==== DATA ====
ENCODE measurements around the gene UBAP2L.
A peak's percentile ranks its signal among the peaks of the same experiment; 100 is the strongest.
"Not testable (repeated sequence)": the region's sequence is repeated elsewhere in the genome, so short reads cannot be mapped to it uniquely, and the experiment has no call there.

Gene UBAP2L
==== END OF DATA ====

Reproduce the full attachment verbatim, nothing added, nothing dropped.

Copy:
ENCODE measurements around the gene UBAP2L.
A peak's percentile ranks its signal among the peaks of the same experiment; 100 is the strongest.
"Not testable (repeated sequence)": the region's sequence is repeated elsewhere in the genome, so short reads cannot be mapped to it uniquely, and the experiment has no call there.

Gene UBAP2L